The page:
Reduce Spending

Budgeting is another important factor when it comes to planning for retirement. Creating a plan to reduce spending can help you place more money into different retirement vehicles, such as an IRA or savings account. When it comes to cutting spending, consider expenses you may no longer need, such as streaming service subscriptions, going out to dinner, and expensive gym memberships.

Mint offers a free budget calculator that you can use to track your spending and make a plan for the future.

Take Advantage of Catch-up Contributions

There are limits to how much you can contribute to your 401(k) and IRA plans. However, when you reach the age of 50, you’re entitled to catch-up contributions.

  • For 401(k) plans, you’re eligible to contribute an additional $6,500 on top of the $19,500 contribution limit in 2020.
  • For IRA plans, you’re eligible to contribute an additional $1,000 on top of the $6,000 contribution limit in 2020.

If you haven’t been able to contribute as much as you’d like over the years, catch-up contributions can help you get back on track.

The Four Percent Rule

So, what should you do with your money once you reach retirement? Withdrawing all your hard-earned savings and going on an extravagant trip may sound like a good idea, but finance experts have other advice: the four percent rule. The four percent rule came from a 1998 study called the Trinity Study and is fairly simple. It says, during retirement, retirees should only withdraw 4 percent from their retirement portfolios to not run out of money over a 30-year period. So, you should withdraw $4,000 for every $100,000 you have saved. The four percent rule can be a great way to live comfortably during retirement without compromising all of your savings.

Although this is stated as a rule, it’s best to look at it as a guideline. Every retiree is different, with their own tax bracket, sources of income, investments, and financial plan, whether it be using a credit card or investing in multiple securities to fund their golden years. Take this with a grain of salt, and consider consulting with a financial advisor when it comes to making financial decisions during retirement.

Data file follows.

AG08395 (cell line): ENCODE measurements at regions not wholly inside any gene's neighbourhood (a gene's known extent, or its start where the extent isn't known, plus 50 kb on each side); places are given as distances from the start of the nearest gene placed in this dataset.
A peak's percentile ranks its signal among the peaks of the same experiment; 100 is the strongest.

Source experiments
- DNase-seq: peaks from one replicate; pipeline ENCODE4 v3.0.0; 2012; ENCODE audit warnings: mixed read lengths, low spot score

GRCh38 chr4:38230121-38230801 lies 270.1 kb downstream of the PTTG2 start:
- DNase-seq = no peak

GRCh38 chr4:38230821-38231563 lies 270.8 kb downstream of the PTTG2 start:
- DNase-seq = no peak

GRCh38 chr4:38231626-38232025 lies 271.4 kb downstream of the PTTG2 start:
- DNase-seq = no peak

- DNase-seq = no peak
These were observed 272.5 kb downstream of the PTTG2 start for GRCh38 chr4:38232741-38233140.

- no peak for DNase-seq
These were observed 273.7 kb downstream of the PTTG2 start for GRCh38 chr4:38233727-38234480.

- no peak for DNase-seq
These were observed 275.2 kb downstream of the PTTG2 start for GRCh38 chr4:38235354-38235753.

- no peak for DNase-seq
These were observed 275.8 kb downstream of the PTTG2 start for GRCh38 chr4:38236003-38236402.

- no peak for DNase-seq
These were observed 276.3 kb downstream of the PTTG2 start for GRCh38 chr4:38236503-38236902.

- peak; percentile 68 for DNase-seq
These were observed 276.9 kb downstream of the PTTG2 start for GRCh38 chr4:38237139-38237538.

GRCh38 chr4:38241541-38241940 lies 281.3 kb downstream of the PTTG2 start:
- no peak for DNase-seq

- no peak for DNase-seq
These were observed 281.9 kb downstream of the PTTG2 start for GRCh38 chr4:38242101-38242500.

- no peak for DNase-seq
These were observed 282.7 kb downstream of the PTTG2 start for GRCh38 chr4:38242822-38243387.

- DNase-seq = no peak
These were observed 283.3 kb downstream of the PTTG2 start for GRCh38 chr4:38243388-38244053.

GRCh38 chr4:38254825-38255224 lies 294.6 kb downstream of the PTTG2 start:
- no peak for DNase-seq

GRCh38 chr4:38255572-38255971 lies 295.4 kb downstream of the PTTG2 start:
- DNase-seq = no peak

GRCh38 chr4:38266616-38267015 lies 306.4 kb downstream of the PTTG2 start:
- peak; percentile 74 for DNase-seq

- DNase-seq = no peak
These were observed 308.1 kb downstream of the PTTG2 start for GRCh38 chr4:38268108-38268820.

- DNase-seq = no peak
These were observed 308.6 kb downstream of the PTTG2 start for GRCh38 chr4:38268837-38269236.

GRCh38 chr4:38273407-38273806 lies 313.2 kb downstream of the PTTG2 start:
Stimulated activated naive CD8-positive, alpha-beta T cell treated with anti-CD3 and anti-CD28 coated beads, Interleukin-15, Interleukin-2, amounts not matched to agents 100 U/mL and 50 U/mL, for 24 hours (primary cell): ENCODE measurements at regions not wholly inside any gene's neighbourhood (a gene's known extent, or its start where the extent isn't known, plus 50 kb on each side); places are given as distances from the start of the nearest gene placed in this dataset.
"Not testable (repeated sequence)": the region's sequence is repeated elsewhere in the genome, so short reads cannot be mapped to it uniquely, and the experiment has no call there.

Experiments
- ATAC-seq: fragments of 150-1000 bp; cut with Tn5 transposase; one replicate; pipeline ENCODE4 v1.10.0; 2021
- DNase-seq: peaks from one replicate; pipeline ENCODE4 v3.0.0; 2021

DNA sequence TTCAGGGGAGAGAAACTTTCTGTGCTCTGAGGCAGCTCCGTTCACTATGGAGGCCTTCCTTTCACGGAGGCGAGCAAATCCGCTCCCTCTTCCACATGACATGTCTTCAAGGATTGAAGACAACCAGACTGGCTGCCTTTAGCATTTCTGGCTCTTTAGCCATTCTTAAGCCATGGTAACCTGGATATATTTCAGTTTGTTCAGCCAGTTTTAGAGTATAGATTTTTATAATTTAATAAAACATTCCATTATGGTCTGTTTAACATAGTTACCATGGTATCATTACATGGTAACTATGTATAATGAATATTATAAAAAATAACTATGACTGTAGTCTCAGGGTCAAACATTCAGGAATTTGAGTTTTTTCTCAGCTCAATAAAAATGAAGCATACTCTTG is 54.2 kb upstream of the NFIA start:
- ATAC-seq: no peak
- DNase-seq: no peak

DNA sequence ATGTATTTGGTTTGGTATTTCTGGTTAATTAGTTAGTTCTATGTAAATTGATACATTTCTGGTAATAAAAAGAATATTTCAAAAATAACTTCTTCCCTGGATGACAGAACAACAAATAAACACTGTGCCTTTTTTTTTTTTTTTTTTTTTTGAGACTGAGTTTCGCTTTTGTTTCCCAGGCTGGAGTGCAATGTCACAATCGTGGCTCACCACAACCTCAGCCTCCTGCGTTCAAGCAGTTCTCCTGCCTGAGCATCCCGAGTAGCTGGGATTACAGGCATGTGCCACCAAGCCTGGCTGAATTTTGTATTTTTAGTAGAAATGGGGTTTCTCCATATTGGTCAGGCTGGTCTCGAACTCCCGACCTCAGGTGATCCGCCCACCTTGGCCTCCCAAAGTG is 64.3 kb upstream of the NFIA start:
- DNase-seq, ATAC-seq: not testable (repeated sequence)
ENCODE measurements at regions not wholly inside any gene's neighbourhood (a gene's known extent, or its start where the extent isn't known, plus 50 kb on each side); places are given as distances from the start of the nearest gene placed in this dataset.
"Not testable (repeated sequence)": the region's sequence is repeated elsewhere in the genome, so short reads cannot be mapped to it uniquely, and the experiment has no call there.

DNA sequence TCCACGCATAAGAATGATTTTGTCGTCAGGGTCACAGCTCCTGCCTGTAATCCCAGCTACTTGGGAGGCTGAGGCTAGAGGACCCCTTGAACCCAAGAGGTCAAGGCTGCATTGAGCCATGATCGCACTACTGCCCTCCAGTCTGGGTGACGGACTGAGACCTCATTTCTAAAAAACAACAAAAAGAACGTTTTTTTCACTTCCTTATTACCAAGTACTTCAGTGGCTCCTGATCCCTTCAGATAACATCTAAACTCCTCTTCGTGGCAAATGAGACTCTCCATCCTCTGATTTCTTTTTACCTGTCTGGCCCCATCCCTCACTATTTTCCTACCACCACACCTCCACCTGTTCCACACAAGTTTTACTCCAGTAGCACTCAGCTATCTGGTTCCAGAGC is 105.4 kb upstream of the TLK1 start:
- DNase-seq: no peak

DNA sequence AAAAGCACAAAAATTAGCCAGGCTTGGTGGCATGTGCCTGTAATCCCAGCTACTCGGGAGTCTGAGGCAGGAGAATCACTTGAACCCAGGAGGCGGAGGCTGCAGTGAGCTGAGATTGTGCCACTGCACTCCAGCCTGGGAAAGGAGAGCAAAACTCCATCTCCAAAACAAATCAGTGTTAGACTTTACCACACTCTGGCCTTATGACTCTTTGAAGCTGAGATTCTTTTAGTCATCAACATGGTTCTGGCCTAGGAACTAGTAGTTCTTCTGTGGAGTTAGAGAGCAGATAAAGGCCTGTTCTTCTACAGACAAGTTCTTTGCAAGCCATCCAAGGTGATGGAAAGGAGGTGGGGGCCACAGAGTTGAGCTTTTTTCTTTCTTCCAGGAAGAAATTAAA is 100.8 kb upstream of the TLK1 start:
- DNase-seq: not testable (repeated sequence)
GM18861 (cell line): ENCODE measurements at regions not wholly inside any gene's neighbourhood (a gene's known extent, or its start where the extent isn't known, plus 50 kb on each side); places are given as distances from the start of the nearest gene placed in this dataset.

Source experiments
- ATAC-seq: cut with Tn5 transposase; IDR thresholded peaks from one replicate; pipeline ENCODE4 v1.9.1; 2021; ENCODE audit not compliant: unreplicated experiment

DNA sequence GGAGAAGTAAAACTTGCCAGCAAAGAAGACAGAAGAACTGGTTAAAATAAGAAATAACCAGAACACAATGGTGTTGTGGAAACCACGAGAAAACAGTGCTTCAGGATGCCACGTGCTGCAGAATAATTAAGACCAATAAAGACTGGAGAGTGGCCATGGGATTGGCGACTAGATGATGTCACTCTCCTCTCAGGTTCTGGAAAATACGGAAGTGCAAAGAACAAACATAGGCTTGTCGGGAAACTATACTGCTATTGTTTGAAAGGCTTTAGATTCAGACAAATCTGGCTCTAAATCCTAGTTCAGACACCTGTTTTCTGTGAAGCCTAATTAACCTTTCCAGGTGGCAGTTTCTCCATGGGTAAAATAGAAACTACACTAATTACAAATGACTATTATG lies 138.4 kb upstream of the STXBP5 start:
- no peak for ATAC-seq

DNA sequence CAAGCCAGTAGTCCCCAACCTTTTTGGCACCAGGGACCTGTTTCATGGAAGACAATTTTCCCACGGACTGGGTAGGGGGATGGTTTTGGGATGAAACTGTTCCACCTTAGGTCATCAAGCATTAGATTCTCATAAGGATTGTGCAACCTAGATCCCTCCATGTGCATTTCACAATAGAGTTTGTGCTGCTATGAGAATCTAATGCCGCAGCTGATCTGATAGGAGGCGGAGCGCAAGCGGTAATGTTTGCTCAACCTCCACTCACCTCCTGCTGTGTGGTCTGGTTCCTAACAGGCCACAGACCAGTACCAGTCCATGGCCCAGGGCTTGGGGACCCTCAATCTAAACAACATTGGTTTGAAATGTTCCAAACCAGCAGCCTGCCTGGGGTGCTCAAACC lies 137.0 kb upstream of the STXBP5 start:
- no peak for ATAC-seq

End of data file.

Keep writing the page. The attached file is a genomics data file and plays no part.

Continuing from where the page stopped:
Wrapping Up

How much you need for retirement depends on a variety of factors. Some retirees may have additional sources of income, such as from part-time jobs, Social Security, and pensions that determine their amount needed to retire. Or, some may decide to retire early or have plans for an extravagant lifestyle during their post-career years.

Whatever your situation is, it’s important to begin planning early to live comfortably in retirement. There are numerous retirement vehicles, such as IRAs, 401(k) plans, investments, and more. At Mint, we can help you get started with your retirement plan with our free online budget calculator.

Sources

Charles Schwab | Federal Reserve | Fidelity | Debt.org | SSA.gov; Retirement | SSA.gov; Delay Rate | SSA.gov; Programs | IRS.gov | RBC Wealth Management